“Absolutely it makes medical person perfect to face real-life situation in current circumstances, it improves skills and motivates for self-directed learning”
| Discussion|| |
Role-plays have been recognized as one of the effective methods of teaching-learning in health professions education as role-plays strengthen bonds between learners and educators.
This study assessed the perceptions of the undergraduate medical students about role of roleplay as a teaching/learning and training tool on 10 items (statements) related to three domains of learning that is, cognitive, skills and attitude. The perceptions of participant students in this study are notable; the median value on 9 statements is 4 and one is 5, whereas interquartile range of 8 statements is 4–5 and 2 statements 3–5 (Likert scale: strongly agree = 5, agree = 4, to-some-extent agree = 3, disagree = 2 and strongly-disagree = 1).
More than 90% participant students in this study agreed to strongly agreed on “Roleplay is one of the effective methods of learning.” This finding is consistent with the findings of study conducted by Manzoor et al. They reported majority of undergraduate medical students agreed roleplay promotes adult learning. In another study conducted by Ma, majority of the participants students of age 18 and above found roleplay valuable tool for learning. Khan and Sheikh in their study documented that more than 96% of students agreed roleplay promote learning in small group and roleplay is an interesting mode of learning stated by the 90% students.
Around 80% students agreed to strongly agreed that “Roleplay helps in understanding the real-life situation” in our study. Khan et al. in their study cited students’ perception related to facing patients in real-life situation. They mentioned more than 50% students agreed that roleplay helps in dealing real patients better.
In the present study approximately 85% agreed to strongly agreed on “Roleplay helps in improving communication skills.” The study done by Manzoor et al. mentioned 99% of students agreed roleplay enhanced their communication skills. More than 97% participant students of study done by Khan and Sheikh documented that roleplay improves communication skills. Roleplay improves communication skills was the feedback of students in study conducted by Khan et al. Around 89% students strongly agreed and agreed that roleplay updates communication skills reported in the study done by Nair. A significant number of participant students of study of Khan and Jamil et al. cited that roleplay improves communication.
More than 77% students agreed to strongly agreed that Roleplay helps in improving critical-thinking skills in this study. Majority of the students of study done by Ma documented that roleplay enhances critical thinking. More than 76% participant students in the study conducted by Manzoor et al. revealed that roleplay incite critical thinking. Notable percentage of students in the study done by Khan and Jamil et al. documented that roleplay improves critical-thinking skills.
Nearly 80% of students of this study agreed to strongly agreed on “Roleplay helps in improving decision-making skills.” Eighty-six percent of students of study conducted by Khan and Sheikh have mentioned that roleplay helps in decision making and analytical skills.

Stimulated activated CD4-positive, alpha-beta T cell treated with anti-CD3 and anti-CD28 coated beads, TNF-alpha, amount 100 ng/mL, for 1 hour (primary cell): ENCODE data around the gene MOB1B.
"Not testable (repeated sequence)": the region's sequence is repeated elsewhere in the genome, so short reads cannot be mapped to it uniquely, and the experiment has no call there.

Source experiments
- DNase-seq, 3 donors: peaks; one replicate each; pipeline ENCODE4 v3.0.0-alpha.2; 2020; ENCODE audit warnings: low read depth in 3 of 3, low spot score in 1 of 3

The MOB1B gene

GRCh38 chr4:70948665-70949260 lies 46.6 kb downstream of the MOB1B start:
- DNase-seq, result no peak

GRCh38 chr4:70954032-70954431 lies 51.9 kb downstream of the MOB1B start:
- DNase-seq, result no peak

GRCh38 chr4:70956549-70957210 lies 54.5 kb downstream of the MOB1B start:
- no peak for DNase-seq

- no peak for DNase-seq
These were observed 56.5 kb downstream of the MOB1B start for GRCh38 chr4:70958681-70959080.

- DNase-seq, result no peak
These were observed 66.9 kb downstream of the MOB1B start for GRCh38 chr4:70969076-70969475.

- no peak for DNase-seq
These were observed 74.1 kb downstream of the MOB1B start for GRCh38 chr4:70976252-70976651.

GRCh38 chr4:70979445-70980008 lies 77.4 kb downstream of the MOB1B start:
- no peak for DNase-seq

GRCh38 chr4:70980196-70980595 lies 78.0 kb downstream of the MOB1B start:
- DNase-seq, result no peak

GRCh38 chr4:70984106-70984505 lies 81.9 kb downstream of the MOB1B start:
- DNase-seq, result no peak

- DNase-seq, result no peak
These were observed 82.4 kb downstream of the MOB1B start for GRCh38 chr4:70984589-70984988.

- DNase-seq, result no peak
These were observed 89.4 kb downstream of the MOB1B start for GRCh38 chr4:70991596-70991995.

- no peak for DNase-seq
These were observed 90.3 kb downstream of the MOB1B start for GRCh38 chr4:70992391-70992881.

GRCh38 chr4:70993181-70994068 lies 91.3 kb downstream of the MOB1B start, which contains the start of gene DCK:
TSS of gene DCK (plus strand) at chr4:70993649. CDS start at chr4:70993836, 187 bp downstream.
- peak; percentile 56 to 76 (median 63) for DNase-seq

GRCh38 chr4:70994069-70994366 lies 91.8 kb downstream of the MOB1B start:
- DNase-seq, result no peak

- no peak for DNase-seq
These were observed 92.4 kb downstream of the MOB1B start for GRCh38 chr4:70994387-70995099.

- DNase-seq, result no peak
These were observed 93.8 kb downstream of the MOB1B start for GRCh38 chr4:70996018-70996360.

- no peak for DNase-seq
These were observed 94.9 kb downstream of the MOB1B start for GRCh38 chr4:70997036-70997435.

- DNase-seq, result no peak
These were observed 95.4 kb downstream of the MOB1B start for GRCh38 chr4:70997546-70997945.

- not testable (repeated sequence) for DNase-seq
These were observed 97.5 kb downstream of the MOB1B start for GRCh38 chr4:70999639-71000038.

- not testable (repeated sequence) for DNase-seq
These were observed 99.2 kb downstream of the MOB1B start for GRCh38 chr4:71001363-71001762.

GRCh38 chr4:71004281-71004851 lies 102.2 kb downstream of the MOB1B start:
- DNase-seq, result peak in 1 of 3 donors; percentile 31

More than 77% agreed to strongly agreed that “Roleplay helps in developing psychomotor skills” in our study. Deepa Rao and Ieva Stupans in their study mentioned that roleplay develops practical skills of students in small group settings.
In the present study, more than 70% agreed to strongly agreed on “Roleplay promotes self-directed learning.” Khan and Jamil et al. cited in their study positive effect on self-directed learning feedback given by the students.
More than 80% agreed to strongly agreed “Roleplay promotes group (team) learning” in this study. Khan et al. in their study mentioned around 60% students believes roleplay shapes teamwork.
More than 77% agreed to strongly agreed that “Roleplay promotes peers learning” in our study.
More than 85% of students cited that roleplay promotes peers learning acknowledged by Khan and Sheikh in their study.
In this study more than 77% agreed to strongly agreed on Roleplay usually brings positive change in attitude. More than 76% of students agreed to strongly agreed that roleplay has brought positive change in their attitude towards patient’s problems reported by Nair BT.
This study has certain limitations. The participants were only male students as BMC admits only male students in its MBBS program. The script for each roleplay was prepared by students’ group on given theme and executed by themselves not directed by any of the faculty members. This feedback was just perceptions (immediate reaction) of the students taken after completion of roleplay session, so comparison of gain in knowledge and understanding could not be possible to measure. The sample was purposive and number of participant was 57 comparably less sample size. The study was conducted only in one medical school.
| Conclusion|| |
The perceptions of undergraduate medical students were positive regarding role of roleplay in teaching/learning and training of learners. Remarkable percentage of students were strongly-agreed to agree on all 10 items related to cognitive, skills and attitude domain of learning.
Financial support and sponsorship
Conflicts of interest
There are no conflicts of interest.
The study is approved by Principal of BMC. Informed consent was taken from the participant students.
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[Table 1], [Table 2]